Since the latest Minnesota Vikings stadium proposal was about as successful as the pre-Gettysburg Army of the Potomac, the ownership has delivered an ultimatum: Resolve the stadium issue in 2011. Or else. They really didn’t specify what the ‘what else’ was, but I don’t think it’s good. With a lockout looming after the 2010 season, it is time to start thinking about the unthinkable: There is a distinct possibility that 2010 is the last season the Minnesota Vikings could play in Minnesota.
It’s time to look at some realities. The NFL is a for-profit business, and the current set of owners have a much different view on how the league should operate. In the 80's and 90’s, the owners were uber-capitalists who believed in sports collectivism, understanding that if the league as a whole could be successful, everyone would benefit, and everyone could get filthy rich. Well, even filthier rich than they already were. A rising tide lifts all boats strategy, if you will. They were so fervent in that belief that they successfully waged two wars of attrition against the player's union, essentially breaking them in the 1987 strike. From that labor strife came, among other things, a salary cap and contracts that could be voided at the team's whim. That has prevented big market teams from outspending everyone else, like exists in baseball. It has also prevented guaranteed contracts from crippling teams for several years, which has plagued the NBA and MLB for over 20 years. Because of that long term vision of guys like Ralph Wilson, Jack Kent Cooke and others, the NFL became the most successful American sports league in history.
But as Minnesota native Bob Dylan has famously said, 'The Times, They Are A-Changin''. The old guard of NFL owners have been replaced by younger, more aggressive owners like Dan Snyder and Jerry Jones. Their vision is to maximize money streams for their team above the league, and they have won the war. A 'hooray for me, fuck you' strategy, if you will. Jones and Snyder make money hand over fist, and are pissed that they have to put it in a collective pot for other teams to use, like the VIkings. Without revenue sharing, there is no way that the Vikings could sign players like Steve Hutchinson and Jared Allen. And that chafes guys like Jones and Snyder, who want teams like the VIkings to stand on their own financially. And so does the NFL.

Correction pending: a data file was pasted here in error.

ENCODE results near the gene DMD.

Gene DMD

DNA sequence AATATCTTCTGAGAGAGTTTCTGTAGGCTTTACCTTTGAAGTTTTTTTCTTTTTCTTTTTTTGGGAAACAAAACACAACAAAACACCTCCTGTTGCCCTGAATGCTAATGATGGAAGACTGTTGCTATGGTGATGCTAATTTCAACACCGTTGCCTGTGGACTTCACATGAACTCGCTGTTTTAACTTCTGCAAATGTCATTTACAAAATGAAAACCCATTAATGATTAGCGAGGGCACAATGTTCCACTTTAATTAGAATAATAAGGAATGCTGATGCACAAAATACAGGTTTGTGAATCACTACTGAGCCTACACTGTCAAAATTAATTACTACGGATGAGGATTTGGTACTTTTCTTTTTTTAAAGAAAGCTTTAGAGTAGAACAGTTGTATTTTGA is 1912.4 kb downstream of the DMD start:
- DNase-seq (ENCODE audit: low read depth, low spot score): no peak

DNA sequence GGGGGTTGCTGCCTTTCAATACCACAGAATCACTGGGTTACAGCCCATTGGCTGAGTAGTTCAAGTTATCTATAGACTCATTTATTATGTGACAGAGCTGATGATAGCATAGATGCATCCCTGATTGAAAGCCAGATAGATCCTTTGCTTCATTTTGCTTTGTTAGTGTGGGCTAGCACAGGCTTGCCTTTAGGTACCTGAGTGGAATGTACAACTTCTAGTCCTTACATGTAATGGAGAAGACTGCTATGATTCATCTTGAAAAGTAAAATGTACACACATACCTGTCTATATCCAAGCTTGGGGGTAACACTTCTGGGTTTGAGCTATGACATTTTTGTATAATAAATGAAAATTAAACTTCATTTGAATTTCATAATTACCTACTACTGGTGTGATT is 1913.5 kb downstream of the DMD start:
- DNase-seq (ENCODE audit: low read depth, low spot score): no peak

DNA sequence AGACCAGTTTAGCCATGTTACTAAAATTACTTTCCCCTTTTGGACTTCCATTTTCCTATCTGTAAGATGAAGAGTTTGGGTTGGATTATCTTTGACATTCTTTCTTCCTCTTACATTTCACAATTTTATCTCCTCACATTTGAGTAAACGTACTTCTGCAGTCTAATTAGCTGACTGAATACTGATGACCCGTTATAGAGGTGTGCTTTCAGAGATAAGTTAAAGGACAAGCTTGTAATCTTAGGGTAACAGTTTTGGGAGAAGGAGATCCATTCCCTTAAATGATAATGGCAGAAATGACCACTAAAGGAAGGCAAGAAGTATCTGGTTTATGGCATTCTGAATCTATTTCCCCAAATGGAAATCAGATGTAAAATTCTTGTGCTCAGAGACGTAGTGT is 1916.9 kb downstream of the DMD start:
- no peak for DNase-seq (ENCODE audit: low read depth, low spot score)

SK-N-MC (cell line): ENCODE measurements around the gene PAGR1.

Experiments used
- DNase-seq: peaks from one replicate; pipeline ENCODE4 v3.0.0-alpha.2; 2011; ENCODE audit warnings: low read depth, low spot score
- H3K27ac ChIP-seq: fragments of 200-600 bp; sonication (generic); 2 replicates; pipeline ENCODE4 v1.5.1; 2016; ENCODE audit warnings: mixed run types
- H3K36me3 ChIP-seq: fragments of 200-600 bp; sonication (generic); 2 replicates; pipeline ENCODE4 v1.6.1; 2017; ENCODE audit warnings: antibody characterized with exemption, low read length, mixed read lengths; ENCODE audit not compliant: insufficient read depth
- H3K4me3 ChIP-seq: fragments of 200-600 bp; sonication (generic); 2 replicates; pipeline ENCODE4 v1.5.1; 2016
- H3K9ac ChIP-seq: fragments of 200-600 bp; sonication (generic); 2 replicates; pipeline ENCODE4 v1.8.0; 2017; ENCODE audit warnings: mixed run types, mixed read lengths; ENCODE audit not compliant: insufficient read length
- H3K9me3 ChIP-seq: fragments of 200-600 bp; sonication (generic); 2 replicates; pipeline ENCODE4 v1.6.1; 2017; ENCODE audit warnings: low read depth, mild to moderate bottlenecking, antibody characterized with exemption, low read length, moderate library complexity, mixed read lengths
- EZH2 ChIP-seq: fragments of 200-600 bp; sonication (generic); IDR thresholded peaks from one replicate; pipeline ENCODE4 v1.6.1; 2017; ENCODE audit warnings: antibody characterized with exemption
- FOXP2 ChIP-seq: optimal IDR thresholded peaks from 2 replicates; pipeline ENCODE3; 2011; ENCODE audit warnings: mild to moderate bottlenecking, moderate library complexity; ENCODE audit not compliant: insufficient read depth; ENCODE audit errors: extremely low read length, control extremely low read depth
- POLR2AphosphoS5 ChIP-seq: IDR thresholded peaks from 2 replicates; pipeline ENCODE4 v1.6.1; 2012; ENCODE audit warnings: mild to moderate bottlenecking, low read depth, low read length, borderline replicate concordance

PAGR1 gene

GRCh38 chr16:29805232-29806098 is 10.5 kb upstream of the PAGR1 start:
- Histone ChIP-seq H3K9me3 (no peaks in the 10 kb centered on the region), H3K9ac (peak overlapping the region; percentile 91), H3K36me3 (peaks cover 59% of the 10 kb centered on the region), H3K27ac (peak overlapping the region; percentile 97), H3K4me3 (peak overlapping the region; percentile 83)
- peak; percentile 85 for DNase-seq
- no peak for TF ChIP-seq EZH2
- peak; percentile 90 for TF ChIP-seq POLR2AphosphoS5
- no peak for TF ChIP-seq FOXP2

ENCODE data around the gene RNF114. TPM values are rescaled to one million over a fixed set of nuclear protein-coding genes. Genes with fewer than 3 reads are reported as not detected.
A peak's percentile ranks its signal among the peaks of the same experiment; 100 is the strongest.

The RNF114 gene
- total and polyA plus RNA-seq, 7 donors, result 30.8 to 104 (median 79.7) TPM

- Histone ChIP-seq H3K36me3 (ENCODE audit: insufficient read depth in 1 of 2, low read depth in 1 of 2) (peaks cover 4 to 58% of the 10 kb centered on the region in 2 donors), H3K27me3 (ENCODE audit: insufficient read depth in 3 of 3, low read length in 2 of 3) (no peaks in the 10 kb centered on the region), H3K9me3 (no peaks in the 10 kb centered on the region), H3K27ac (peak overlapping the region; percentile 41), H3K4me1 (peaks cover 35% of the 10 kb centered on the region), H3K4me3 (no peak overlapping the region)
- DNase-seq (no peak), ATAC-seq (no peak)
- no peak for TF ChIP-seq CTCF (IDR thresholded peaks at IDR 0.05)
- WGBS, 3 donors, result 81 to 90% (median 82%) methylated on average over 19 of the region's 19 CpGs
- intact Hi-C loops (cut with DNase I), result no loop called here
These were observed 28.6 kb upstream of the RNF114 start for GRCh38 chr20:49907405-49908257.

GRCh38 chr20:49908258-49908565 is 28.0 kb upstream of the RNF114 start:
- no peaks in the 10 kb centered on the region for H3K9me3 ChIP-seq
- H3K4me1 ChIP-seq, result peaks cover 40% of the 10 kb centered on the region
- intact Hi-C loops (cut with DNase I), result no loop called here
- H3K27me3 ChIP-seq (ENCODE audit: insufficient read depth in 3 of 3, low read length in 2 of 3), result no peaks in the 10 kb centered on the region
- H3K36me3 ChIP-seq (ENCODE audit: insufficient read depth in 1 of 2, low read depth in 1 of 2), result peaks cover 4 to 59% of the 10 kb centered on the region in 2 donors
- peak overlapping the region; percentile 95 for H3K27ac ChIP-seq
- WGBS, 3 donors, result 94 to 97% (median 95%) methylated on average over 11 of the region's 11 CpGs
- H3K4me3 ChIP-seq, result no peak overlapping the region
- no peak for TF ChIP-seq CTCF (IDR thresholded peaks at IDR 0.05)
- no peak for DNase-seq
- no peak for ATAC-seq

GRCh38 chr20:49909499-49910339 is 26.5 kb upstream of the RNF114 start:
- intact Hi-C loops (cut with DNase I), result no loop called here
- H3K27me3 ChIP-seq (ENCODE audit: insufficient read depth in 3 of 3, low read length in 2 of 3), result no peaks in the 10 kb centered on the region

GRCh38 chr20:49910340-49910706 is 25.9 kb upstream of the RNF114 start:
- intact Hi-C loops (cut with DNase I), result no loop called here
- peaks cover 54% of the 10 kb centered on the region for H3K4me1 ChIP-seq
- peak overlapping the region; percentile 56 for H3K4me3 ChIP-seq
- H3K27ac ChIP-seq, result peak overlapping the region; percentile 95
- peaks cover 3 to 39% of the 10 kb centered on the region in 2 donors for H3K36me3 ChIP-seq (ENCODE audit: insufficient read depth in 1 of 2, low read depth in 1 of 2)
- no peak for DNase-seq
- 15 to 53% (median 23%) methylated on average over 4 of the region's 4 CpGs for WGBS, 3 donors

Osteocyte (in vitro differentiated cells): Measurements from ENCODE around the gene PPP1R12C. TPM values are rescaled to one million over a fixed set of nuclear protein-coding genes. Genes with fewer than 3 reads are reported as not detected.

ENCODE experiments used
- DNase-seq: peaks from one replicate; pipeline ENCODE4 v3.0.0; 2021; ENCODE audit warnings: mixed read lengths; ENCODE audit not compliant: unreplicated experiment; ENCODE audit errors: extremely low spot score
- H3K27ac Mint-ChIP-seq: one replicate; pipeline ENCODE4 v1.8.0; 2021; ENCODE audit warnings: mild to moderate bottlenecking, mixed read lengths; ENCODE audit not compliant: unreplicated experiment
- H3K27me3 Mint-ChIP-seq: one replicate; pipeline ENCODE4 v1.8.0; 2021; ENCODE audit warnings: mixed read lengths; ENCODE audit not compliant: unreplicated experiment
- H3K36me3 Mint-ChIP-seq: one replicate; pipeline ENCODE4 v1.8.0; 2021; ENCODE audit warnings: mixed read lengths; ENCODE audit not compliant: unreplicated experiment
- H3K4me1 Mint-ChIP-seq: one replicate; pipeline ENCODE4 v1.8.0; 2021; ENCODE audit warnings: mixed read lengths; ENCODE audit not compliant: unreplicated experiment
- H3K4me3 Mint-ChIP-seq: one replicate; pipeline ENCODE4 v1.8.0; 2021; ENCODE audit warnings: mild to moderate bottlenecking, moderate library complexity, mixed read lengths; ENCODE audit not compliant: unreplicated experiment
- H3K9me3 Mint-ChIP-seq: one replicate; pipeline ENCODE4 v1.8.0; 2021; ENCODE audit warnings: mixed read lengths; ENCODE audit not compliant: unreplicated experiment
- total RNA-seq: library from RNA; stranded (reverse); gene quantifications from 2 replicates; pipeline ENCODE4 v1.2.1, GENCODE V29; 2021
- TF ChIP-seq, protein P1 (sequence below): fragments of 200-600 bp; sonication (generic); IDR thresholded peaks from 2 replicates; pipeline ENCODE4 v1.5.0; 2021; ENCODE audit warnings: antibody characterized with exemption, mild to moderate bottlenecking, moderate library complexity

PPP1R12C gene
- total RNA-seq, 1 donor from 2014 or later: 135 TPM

With the NFL becoming the most successful league both in terms of popularity and money made, the NFL will not allow a team to stay in a market where they consistently lose money. Roger Goodell has said that numerous times, and Jerry Jones re-affirmed it last year, when he said this about the Vikings stadium situation:
"Right now we are subsidizing this market," said Jones, one of the most influential owners in the league. "It's unthinkable to think that you've got the market you've got here, with 3.5 million people, and have teams like Kansas City and Green Bay subsidizing this market. That will stop. That's going to stop. That's called revenue sharing. That's on its way out."
According to Forbes, the Minnesota Vikings are ranked 31 out of 32 teams in terms of value in the NFL. They lost $19 million in 2007, and made $8 million in 2008 and 2009, years in which they had a home playoff game, adding extra revenue. So they are averaging a net loss over the last three years--with two home playoff games, which is stunning when you look at teams like Washington, who made $90 million, and New England, who made $71 million, just in 2009 alone. The NFL and team owners will not allow a team as competitive on the field as Minnesota to lose money in the Minneapolis market when there is a market available where they could turn a hefty profit. Whether that market is Los Angeles or not remains to be seen, but if there is an NFL team available, somebody will move mountains to get them to come to their city. But Minnesota, apparently, is willing to take that risk. And if not Los Angeles, look for the NFL to try and go global, to either London or Mexico City. You heard it here first.